Before the Ravens dropped Monday's bombshell about Cam Cameron, I was planning to write a column saying the Ravens didn't pass the Super Bowl sniff test.
With three games left in the regular season, they didn't seem to have the right stuff to go all the way, even with their second straight AFC North title within reach.
And I was going to write that I didn't need to see the team lose close games on the past two Sundays to understand that, because it was evident even before those games that something was amiss.
To me, the firing of Cameron, the team's offensive coordinator and chief play caller, is an indication that Ravens Head Coach John Harbaugh felt the same way and, in his view, the season wasn't going to end happily.
The New York Giants also didn't pass the sniff test a year ago in December (they were 7-7) and neither did the Green Bay Packers in 2010 (they were 8-6) and both wound up hoisting the Vince Lombardi Trophy, so you never know how things can change. This is Harbaugh's attempt to salvage a season headed in the wrong direction and create the same kind of turnaround.
To make such a change in mid-December goes against every tenet of how the Ravens operate. They pride themselves on taking a deep breath and staying the course, believing in their decision making and riding out the rough times instead of panicking – a mindset that has served them well.
This is the opposite kind of move, abrupt and shocking. Cameron loses his job in the midst of a playoff drive, less than a day after his offense generated enough yards and points to beat the Washington Redskins, only to watch the team's defense crumble in the final minutes?
Wow. But the startling timing tells you that, indeed, larger problems existed in Harbaugh's view, problems that extended back beyond Sunday's defeat. The offense just seemed stuck in neutral, forever caught in various philosophical quandaries. To run or pass more? To huddle or not? To give the quarterback more authority or not? Some days were better than others, but there was always something to fret about.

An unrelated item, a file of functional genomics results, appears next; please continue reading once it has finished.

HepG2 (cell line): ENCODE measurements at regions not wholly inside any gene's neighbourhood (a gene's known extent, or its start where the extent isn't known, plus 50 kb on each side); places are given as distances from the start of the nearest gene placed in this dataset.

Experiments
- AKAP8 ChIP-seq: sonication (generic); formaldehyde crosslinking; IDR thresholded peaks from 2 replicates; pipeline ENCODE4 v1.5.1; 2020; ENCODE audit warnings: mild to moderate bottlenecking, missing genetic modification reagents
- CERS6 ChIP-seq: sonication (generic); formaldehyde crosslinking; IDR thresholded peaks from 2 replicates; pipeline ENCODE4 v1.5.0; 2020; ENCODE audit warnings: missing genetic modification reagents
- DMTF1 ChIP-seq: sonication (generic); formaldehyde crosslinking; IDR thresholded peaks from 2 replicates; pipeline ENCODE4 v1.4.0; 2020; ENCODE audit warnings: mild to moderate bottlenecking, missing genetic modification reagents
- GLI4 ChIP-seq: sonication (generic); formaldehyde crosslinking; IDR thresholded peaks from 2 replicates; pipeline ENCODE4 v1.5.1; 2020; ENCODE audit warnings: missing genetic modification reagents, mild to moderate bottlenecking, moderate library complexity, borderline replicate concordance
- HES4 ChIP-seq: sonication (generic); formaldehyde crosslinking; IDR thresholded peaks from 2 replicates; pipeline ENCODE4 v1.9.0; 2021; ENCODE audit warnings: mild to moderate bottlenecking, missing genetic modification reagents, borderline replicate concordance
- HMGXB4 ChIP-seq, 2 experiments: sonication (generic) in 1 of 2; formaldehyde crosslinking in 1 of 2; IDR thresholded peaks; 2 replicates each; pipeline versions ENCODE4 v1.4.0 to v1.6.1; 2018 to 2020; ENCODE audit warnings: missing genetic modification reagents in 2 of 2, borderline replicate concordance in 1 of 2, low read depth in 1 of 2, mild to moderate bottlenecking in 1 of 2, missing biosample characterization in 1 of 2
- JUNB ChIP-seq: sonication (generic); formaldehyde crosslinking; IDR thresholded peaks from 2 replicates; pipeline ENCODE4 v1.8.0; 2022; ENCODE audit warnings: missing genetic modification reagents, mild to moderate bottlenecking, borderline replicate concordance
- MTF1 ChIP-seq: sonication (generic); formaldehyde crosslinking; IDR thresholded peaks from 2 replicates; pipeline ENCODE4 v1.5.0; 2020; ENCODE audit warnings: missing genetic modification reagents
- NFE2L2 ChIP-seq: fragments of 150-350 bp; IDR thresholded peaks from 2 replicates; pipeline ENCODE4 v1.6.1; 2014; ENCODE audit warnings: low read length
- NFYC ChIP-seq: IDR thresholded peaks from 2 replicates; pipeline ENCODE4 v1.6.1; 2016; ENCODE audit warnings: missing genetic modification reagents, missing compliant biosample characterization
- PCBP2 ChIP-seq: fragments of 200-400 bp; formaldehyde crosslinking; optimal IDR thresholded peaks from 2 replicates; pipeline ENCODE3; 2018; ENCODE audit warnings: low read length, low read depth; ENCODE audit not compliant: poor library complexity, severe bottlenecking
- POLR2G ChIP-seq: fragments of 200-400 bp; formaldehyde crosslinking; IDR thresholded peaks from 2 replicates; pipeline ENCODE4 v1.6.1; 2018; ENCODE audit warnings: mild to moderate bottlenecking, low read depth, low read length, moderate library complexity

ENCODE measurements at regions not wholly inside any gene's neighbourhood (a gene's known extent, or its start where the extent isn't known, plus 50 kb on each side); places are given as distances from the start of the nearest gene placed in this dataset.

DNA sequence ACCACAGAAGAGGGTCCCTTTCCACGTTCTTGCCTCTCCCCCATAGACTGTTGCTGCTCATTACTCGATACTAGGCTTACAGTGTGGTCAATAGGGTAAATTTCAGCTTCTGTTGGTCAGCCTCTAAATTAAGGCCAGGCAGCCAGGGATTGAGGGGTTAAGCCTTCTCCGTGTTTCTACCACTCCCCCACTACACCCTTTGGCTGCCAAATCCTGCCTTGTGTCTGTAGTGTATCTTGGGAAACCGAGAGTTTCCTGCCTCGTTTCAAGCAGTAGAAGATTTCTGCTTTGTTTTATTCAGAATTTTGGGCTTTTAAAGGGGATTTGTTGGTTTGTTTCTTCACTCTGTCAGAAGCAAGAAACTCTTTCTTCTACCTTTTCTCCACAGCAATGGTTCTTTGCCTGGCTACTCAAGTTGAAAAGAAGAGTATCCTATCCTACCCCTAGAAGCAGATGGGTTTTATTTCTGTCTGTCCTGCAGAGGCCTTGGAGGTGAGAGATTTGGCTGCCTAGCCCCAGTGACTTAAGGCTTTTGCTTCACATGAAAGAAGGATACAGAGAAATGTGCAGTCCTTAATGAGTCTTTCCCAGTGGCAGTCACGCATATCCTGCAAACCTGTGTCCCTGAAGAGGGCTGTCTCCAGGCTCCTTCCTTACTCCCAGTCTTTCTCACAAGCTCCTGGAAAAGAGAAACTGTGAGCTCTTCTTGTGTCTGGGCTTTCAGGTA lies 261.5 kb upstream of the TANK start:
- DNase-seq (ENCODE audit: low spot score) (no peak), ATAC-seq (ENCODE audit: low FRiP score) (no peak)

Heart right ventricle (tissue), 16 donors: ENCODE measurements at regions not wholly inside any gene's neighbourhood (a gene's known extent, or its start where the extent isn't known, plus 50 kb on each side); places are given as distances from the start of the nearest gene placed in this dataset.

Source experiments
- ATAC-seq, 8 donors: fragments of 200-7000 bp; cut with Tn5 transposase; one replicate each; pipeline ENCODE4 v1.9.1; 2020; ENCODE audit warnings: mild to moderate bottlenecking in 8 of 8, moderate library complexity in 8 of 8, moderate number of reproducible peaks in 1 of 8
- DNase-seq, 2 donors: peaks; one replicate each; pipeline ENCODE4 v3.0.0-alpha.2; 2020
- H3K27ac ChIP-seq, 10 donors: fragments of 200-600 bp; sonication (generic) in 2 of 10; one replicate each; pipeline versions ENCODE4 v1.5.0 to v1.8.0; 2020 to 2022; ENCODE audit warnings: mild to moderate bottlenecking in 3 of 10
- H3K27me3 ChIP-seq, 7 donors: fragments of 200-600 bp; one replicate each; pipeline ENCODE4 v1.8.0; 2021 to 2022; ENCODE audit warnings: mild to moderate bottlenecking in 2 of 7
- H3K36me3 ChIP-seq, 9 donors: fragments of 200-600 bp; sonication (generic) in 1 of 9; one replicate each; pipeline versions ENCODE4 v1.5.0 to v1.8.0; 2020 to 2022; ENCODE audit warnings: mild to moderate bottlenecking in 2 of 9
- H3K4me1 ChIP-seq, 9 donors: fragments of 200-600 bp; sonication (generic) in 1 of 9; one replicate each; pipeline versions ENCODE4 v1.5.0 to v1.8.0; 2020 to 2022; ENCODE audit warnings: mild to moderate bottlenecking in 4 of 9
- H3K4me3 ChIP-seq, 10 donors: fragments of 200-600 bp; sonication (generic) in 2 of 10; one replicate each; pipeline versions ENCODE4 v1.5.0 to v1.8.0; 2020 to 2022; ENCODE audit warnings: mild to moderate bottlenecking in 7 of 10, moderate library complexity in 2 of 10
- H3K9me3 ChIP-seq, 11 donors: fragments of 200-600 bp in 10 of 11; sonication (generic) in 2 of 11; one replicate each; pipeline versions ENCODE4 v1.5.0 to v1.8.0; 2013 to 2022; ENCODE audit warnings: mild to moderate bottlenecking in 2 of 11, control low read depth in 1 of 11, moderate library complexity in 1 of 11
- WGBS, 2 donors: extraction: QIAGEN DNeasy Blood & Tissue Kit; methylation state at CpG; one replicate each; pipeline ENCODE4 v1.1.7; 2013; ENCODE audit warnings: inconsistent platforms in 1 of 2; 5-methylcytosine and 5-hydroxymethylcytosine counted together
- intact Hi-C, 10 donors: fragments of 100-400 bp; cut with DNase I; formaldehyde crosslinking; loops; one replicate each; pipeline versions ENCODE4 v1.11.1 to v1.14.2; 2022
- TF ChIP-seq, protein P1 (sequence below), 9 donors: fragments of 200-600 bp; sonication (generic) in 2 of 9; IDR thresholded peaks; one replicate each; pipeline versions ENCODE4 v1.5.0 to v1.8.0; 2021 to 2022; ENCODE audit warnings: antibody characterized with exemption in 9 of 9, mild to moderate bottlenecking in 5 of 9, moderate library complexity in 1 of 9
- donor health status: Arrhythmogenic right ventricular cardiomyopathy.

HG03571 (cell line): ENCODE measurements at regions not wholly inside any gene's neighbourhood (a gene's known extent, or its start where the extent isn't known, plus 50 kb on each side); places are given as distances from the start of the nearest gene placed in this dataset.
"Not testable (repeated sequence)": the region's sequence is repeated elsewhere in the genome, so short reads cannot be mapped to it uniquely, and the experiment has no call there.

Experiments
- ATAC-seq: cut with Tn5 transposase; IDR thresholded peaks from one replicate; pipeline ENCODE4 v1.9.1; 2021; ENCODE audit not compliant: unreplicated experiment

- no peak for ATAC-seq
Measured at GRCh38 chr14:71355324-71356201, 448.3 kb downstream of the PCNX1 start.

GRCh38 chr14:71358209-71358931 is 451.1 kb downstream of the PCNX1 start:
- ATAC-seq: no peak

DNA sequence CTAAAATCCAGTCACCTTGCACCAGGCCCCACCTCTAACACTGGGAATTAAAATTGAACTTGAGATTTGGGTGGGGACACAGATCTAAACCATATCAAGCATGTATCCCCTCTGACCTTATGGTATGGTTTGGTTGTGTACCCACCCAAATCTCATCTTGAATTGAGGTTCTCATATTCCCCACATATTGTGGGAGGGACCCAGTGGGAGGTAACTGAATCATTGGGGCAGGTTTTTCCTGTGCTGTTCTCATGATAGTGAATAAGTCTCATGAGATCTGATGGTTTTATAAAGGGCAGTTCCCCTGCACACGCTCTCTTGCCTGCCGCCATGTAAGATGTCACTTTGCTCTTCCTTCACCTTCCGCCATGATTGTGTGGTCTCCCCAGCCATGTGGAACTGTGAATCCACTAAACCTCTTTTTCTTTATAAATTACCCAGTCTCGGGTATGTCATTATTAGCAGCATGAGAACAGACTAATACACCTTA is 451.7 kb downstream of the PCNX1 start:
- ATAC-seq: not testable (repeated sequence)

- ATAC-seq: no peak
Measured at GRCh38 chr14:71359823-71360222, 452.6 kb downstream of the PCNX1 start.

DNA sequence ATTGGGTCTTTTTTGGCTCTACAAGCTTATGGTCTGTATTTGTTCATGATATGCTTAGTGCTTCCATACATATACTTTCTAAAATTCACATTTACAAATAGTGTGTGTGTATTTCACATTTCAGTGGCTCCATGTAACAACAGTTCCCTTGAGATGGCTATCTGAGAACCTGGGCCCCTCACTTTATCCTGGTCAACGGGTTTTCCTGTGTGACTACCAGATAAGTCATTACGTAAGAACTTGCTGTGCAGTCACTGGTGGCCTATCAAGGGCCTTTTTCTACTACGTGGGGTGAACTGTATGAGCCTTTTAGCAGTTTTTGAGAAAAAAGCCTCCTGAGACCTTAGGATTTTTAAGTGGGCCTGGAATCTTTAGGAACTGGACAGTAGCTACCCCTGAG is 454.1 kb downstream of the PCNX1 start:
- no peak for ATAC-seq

I was never of the mind that Cameron, a veteran coach, was the entire problem, and I'm sure Harbaugh feels the same way. He loves his coaches. I'm sure this was the last thing he wanted to do, brutally hard for him. The guys on the field are also a major part of any equation of failure.
But I can't blame Harbaugh for making the move. The offense is 16th in passing, 17th in rushing and ranked near the bottom of the league in time of possession. It was the same old story, blah, blah, blah. Barring a major reversal, Cameron probably was gone after this season anyway.
Now Joe Flacco – another target of fan criticism – sits alone at the top of the responsibility chart. The fans have long debated whether he or Cameron was more responsible for what the offense didn't do. That the organization has gone with Flacco is hardly a surprise. Replacing a coordinator is a lot easier than replacing a starting quarterback with a history of taking you to the playoffs.
It remains to be seen whether this change will make a difference and give the Ravens a jolt. Cameron's replacement, Jim Caldwell, is an impressive guy, a former head coach with a long track record of success. His personality meshes better with Flacco's. But he has never stood on the sideline and called plays.
"The solution is in the building," Harbaugh said in a statement announcing the change Monday, and by that I take it he means he believes the coaches and players already "in the system" can produce a better offense.
It's a bold statement and a bold move by the head coach, but this is what a CEO does – steps in and makes important decisions when he feels they're necessary. This is a big one, a huge one, a dramatic attempt to keep a season of high hopes from possibly going off the rails.
Anyone who watched the Ravens in recent weeks would agree that, win or lose, the team needed a jolt. And for better or worse, things just got a lot more interesting, didn't they?